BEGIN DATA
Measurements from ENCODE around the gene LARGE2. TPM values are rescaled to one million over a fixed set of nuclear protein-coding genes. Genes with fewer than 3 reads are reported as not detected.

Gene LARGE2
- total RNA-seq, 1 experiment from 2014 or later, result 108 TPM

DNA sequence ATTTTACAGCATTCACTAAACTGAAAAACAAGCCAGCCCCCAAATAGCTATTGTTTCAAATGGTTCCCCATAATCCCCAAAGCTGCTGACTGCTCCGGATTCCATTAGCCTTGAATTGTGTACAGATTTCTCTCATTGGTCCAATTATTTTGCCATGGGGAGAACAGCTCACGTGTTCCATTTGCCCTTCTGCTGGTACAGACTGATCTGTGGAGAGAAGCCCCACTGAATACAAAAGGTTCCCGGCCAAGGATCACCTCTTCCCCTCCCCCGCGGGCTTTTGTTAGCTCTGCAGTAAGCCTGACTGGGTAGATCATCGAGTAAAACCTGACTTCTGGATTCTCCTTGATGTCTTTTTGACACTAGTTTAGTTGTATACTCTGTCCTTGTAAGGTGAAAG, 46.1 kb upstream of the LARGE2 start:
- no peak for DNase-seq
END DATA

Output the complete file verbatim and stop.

Measurements from ENCODE around the gene LARGE2. TPM values are rescaled to one million over a fixed set of nuclear protein-coding genes. Genes with fewer than 3 reads are reported as not detected.

Gene LARGE2
- total RNA-seq, 1 experiment from 2014 or later, result 108 TPM

DNA sequence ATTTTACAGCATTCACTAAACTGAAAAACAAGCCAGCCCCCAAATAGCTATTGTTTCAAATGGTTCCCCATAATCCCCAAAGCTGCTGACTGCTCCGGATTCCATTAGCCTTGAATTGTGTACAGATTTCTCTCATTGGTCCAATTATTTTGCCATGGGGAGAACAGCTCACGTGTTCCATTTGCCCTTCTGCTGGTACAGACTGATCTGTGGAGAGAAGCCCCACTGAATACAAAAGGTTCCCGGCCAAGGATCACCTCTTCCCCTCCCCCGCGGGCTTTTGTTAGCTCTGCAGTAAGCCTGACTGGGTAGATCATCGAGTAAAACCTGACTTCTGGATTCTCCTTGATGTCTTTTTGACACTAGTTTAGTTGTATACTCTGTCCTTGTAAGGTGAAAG, 46.1 kb upstream of the LARGE2 start:
- no peak for DNase-seq